QUESTION: 3D transform matrices

QUESTION: 3D transform matrices

Post by Christian Langi » Sat, 29 Sep 2001 06:59:57



I know a bit about 3D transformation matrices (scale, rotation,
rotation) already. But as I study OpenGL, I found in the text book a
matrix transform that creates the shadow of any 3D shape against a plane.

In other words, this computes a perspective projection against an
oblique projection plane. What surprises me is that the transformed
object is flat (2D).

Below is the function that derives the matrix. The points parameters
represent the projection plane. Parameter lightPos is the position of
the spotlight (last parameter is the output matrix).

The question is: how does that work? Any references?
(answer by Email)

thanks

************
void MakeShadowMatrix(GLfloat points[3][3], GLfloat lightPos[4], GLfloat
destMat[4][4])
{
GLfloat planeCoeff[4];
GLfloat dot;

// Find the plane equation coefficients
// (plane normal as a unit vector)
calcNormal(points,planeCoeff);

// the equation of a plane passing through P(x0,y0,z0)
// with a normal N(a,b,c) is
// a(x) + b(y) + c(z) = (a(x0)+b(y0)+c(z0))
// Find the last coefficient by back substitutions
planeCoeff[3] = - (
(planeCoeff[0]*points[2][0]) +
(planeCoeff[1]*points[2][1]) +
(planeCoeff[2]*points[2][2])
);

// Dot product of plane and light position
dot = planeCoeff[0] * lightPos[0] +
planeCoeff[1] * lightPos[1] +
planeCoeff[2] * lightPos[2] +
planeCoeff[3] * lightPos[3];

// Now do the projection
// First column
destMat[0][0] = dot - lightPos[0] * planeCoeff[0];
destMat[1][0] = 0.0f - lightPos[0] * planeCoeff[1];
destMat[2][0] = 0.0f - lightPos[0] * planeCoeff[2];
destMat[3][0] = 0.0f - lightPos[0] * planeCoeff[3];

// Second column
destMat[0][1] = 0.0f - lightPos[1] * planeCoeff[0];
destMat[1][1] = dot - lightPos[1] * planeCoeff[1];
destMat[2][1] = 0.0f - lightPos[1] * planeCoeff[2];
destMat[3][1] = 0.0f - lightPos[1] * planeCoeff[3];

// Third Column
destMat[0][2] = 0.0f - lightPos[2] * planeCoeff[0];
destMat[1][2] = 0.0f - lightPos[2] * planeCoeff[1];
destMat[2][2] = dot - lightPos[2] * planeCoeff[2];
destMat[3][2] = 0.0f - lightPos[2] * planeCoeff[3];

// Fourth Column
destMat[0][3] = 0.0f - lightPos[3] * planeCoeff[0];
destMat[1][3] = 0.0f - lightPos[3] * planeCoeff[1];
destMat[2][3] = 0.0f - lightPos[3] * planeCoeff[2];
destMat[3][3] = dot - lightPos[3] * planeCoeff[3];

Quote:}

 
 
 

QUESTION: 3D transform matrices

Post by j » Sat, 29 Sep 2001 21:52:05


Better than absolutely any book is experience.
I suggest you do the following, which tought me
a great deal on how these things work.

set up a window and its callbacks for keyboard input
( glutCreateWindow and glutKeyboardFunc etc )

have a global matrix GLfloat mat[16];
initially set it to Identity,( you may want to set the ' I ' key to do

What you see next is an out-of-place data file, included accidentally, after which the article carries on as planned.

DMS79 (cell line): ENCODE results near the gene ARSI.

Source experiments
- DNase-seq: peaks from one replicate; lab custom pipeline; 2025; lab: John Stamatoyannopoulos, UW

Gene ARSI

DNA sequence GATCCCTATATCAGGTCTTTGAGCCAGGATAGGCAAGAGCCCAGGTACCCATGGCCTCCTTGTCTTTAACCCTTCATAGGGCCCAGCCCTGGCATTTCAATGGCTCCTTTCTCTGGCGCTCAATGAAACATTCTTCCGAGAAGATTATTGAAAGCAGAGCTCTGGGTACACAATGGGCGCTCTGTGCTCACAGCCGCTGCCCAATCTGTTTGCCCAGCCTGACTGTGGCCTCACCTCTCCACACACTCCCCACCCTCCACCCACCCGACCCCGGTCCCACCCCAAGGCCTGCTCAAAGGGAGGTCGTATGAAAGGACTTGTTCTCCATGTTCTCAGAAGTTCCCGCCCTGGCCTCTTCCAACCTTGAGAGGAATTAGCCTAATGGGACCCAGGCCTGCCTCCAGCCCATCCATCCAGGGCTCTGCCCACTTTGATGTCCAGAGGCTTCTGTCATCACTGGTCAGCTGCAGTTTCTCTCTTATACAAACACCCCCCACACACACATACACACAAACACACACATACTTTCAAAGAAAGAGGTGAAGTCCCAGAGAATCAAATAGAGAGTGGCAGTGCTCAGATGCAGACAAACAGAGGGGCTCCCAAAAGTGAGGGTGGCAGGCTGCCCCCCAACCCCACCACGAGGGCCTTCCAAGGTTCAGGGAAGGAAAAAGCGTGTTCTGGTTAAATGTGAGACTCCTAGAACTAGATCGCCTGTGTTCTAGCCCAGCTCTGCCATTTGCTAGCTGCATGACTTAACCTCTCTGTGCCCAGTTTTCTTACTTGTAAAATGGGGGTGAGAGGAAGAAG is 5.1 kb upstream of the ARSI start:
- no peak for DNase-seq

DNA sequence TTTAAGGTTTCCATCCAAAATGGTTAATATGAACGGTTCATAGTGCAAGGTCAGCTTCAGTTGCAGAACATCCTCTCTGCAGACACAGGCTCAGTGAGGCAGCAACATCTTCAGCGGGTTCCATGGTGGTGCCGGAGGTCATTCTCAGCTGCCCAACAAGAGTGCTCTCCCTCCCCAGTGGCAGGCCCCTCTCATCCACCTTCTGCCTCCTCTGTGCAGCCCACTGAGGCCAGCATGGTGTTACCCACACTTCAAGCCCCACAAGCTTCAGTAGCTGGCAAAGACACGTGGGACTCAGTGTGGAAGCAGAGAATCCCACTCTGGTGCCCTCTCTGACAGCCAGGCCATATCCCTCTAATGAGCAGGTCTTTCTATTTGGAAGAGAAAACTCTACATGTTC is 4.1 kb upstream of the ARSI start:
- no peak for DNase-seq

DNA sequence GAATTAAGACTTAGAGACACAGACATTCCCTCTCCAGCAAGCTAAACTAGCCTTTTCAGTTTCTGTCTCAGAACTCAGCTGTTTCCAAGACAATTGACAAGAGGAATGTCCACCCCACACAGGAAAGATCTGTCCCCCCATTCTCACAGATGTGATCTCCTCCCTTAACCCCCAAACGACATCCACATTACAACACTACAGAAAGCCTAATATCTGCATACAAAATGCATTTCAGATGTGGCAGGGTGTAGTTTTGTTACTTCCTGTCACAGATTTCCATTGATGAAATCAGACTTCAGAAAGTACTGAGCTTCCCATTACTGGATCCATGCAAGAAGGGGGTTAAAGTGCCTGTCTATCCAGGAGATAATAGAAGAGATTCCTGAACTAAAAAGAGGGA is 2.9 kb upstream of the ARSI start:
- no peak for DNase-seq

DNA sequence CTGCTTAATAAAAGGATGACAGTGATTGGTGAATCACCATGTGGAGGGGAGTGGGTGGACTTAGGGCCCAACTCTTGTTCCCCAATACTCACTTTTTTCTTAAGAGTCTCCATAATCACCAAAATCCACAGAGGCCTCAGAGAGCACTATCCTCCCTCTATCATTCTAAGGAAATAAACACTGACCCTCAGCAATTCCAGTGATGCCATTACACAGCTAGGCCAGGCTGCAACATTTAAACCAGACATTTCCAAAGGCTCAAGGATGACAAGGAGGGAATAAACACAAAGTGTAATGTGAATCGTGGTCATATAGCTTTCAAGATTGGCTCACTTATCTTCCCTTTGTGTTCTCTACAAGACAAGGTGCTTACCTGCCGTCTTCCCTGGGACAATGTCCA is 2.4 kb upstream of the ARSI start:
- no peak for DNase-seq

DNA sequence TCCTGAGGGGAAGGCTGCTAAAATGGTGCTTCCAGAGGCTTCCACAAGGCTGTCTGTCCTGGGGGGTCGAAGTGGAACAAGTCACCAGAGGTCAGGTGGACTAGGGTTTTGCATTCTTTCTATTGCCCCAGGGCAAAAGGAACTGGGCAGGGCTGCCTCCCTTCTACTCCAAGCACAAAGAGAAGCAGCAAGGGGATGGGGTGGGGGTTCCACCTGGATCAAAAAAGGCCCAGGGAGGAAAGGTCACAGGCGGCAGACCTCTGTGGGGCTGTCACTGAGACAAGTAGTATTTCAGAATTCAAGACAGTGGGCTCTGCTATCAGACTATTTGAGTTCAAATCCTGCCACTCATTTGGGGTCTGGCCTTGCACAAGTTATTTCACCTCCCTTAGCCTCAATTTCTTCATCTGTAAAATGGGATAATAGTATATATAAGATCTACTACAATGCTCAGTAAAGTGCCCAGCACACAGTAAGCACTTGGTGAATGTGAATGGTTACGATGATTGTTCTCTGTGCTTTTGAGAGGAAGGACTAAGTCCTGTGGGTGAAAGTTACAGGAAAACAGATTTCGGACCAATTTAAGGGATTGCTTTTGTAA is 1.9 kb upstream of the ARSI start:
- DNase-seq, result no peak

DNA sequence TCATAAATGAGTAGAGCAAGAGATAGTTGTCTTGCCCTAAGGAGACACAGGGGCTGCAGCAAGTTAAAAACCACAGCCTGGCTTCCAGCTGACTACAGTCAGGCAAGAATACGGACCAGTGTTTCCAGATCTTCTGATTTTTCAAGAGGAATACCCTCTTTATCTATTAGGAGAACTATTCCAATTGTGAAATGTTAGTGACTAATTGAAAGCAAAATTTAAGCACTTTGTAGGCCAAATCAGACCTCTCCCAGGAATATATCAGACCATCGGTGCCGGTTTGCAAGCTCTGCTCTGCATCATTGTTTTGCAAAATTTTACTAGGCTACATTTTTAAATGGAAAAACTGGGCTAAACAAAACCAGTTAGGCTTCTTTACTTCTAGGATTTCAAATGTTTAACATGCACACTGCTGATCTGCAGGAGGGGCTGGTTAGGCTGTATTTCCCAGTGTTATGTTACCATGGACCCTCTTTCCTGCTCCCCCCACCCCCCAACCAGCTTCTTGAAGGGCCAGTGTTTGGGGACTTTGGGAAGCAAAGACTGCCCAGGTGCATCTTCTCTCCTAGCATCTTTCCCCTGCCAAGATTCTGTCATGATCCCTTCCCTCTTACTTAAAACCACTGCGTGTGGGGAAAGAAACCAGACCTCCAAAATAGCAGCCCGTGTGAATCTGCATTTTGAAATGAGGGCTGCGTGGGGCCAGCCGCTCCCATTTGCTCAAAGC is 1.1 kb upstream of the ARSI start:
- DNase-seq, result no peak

this )
and lock 16 other keys to the values of the matrix.
f.i. 'q' = mat[0]-=0.01; 'Q' = mat[0]-=0.01; 'a' = mat[1]-=0.01; etc.
and print out the values of the matrix on each change into the console.

then on idle callback, draw a cube through this matrix like

glMatrixMode(GL_PROJECTION)
glLoadMatrixf(mat);
glutSolidCube(1.0);

and you can interactively see what happens.
sort of empirical programming, this is. : )

Jonathan



Quote:

> I know a bit about 3D transformation matrices (scale, rotation,
> rotation) already. But as I study OpenGL, I found in the text book a
> matrix transform that creates the shadow of any 3D shape against a plane.

> In other words, this computes a perspective projection against an
> oblique projection plane. What surprises me is that the transformed
> object is flat (2D).

> Below is the function that derives the matrix. The points parameters
> represent the projection plane. Parameter lightPos is the position of
> the spotlight (last parameter is the output matrix).

> The question is: how does that work? Any references?
> (answer by Email)

> thanks

> ************
> void MakeShadowMatrix(GLfloat points[3][3], GLfloat lightPos[4], GLfloat
> destMat[4][4])
> {
> GLfloat planeCoeff[4];
> GLfloat dot;

> // Find the plane equation coefficients
> // (plane normal as a unit vector)
> calcNormal(points,planeCoeff);

> // the equation of a plane passing through P(x0,y0,z0)
> // with a normal N(a,b,c) is
> // a(x) + b(y) + c(z) = (a(x0)+b(y0)+c(z0))
> // Find the last coefficient by back substitutions
> planeCoeff[3] = - (
> (planeCoeff[0]*points[2][0]) +
> (planeCoeff[1]*points[2][1]) +
> (planeCoeff[2]*points[2][2])
> );

> // Dot product of plane and light position
> dot = planeCoeff[0] * lightPos[0] +
> planeCoeff[1] * lightPos[1] +
> planeCoeff[2] * lightPos[2] +
> planeCoeff[3] * lightPos[3];

> // Now do the projection
> // First column
> destMat[0][0] = dot - lightPos[0] * planeCoeff[0];
> destMat[1][0] = 0.0f - lightPos[0] * planeCoeff[1];
> destMat[2][0] = 0.0f - lightPos[0] * planeCoeff[2];
> destMat[3][0] = 0.0f - lightPos[0] * planeCoeff[3];

> // Second column
> destMat[0][1] = 0.0f - lightPos[1] * planeCoeff[0];
> destMat[1][1] = dot - lightPos[1] * planeCoeff[1];
> destMat[2][1] = 0.0f - lightPos[1] * planeCoeff[2];
> destMat[3][1] = 0.0f - lightPos[1] * planeCoeff[3];

> // Third Column
> destMat[0][2] = 0.0f - lightPos[2] * planeCoeff[0];
> destMat[1][2] = 0.0f - lightPos[2] * planeCoeff[1];
> destMat[2][2] = dot - lightPos[2] * planeCoeff[2];
> destMat[3][2] = 0.0f - lightPos[2] * planeCoeff[3];

> // Fourth Column
> destMat[0][3] = 0.0f - lightPos[3] * planeCoeff[0];
> destMat[1][3] = 0.0f - lightPos[3] * planeCoeff[1];
> destMat[2][3] = 0.0f - lightPos[3] * planeCoeff[2];
> destMat[3][3] = dot - lightPos[3] * planeCoeff[3];
> }